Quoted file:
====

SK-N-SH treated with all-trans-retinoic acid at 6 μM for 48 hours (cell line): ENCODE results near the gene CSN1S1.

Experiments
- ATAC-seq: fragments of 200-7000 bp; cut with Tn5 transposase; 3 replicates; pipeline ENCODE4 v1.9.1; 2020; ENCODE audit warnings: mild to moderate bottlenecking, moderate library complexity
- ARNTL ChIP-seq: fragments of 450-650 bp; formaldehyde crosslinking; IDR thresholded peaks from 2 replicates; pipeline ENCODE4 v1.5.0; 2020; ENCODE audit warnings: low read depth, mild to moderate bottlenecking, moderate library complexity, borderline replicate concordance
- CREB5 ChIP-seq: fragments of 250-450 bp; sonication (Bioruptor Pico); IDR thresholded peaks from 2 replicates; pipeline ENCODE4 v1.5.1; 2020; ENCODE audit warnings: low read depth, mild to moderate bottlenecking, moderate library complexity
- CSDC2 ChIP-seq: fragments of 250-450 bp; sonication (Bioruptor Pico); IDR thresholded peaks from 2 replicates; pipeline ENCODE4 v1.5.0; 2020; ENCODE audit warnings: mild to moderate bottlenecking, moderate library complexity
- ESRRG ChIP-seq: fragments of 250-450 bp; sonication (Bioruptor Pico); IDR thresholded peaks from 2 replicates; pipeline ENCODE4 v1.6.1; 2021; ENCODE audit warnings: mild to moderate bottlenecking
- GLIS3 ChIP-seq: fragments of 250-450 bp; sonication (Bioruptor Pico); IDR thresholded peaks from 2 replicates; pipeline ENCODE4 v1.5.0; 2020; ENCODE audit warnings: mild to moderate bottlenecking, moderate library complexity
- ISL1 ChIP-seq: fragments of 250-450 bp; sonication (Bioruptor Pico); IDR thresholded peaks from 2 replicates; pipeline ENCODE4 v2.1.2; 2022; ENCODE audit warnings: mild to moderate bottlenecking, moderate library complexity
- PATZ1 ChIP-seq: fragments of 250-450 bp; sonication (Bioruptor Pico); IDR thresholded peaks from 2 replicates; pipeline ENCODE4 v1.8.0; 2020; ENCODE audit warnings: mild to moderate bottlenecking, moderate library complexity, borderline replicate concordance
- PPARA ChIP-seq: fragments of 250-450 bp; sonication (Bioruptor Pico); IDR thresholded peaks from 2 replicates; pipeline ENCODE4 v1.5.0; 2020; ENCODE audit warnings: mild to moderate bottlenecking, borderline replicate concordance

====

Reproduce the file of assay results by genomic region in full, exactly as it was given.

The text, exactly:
SK-N-SH treated with all-trans-retinoic acid at 6 μM for 48 hours (cell line): ENCODE results near the gene CSN1S1.

Experiments
- ATAC-seq: fragments of 200-7000 bp; cut with Tn5 transposase; 3 replicates; pipeline ENCODE4 v1.9.1; 2020; ENCODE audit warnings: mild to moderate bottlenecking, moderate library complexity
- ARNTL ChIP-seq: fragments of 450-650 bp; formaldehyde crosslinking; IDR thresholded peaks from 2 replicates; pipeline ENCODE4 v1.5.0; 2020; ENCODE audit warnings: low read depth, mild to moderate bottlenecking, moderate library complexity, borderline replicate concordance
- CREB5 ChIP-seq: fragments of 250-450 bp; sonication (Bioruptor Pico); IDR thresholded peaks from 2 replicates; pipeline ENCODE4 v1.5.1; 2020; ENCODE audit warnings: low read depth, mild to moderate bottlenecking, moderate library complexity
- CSDC2 ChIP-seq: fragments of 250-450 bp; sonication (Bioruptor Pico); IDR thresholded peaks from 2 replicates; pipeline ENCODE4 v1.5.0; 2020; ENCODE audit warnings: mild to moderate bottlenecking, moderate library complexity
- ESRRG ChIP-seq: fragments of 250-450 bp; sonication (Bioruptor Pico); IDR thresholded peaks from 2 replicates; pipeline ENCODE4 v1.6.1; 2021; ENCODE audit warnings: mild to moderate bottlenecking
- GLIS3 ChIP-seq: fragments of 250-450 bp; sonication (Bioruptor Pico); IDR thresholded peaks from 2 replicates; pipeline ENCODE4 v1.5.0; 2020; ENCODE audit warnings: mild to moderate bottlenecking, moderate library complexity
- ISL1 ChIP-seq: fragments of 250-450 bp; sonication (Bioruptor Pico); IDR thresholded peaks from 2 replicates; pipeline ENCODE4 v2.1.2; 2022; ENCODE audit warnings: mild to moderate bottlenecking, moderate library complexity
- PATZ1 ChIP-seq: fragments of 250-450 bp; sonication (Bioruptor Pico); IDR thresholded peaks from 2 replicates; pipeline ENCODE4 v1.8.0; 2020; ENCODE audit warnings: mild to moderate bottlenecking, moderate library complexity, borderline replicate concordance
- PPARA ChIP-seq: fragments of 250-450 bp; sonication (Bioruptor Pico); IDR thresholded peaks from 2 replicates; pipeline ENCODE4 v1.5.0; 2020; ENCODE audit warnings: mild to moderate bottlenecking, borderline replicate concordance